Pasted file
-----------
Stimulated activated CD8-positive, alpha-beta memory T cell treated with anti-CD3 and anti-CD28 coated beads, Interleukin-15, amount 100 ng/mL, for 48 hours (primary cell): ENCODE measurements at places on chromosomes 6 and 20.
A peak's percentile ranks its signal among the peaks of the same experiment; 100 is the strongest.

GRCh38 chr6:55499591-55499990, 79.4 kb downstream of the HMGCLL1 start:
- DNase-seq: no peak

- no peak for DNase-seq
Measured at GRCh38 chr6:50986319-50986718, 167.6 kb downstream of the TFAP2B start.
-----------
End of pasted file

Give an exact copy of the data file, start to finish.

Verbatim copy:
Stimulated activated CD8-positive, alpha-beta memory T cell treated with anti-CD3 and anti-CD28 coated beads, Interleukin-15, amount 100 ng/mL, for 48 hours (primary cell): ENCODE measurements at places on chromosomes 6 and 20.
A peak's percentile ranks its signal among the peaks of the same experiment; 100 is the strongest.

GRCh38 chr6:55499591-55499990, 79.4 kb downstream of the HMGCLL1 start:
- DNase-seq: no peak

- no peak for DNase-seq
Measured at GRCh38 chr6:50986319-50986718, 167.6 kb downstream of the TFAP2B start.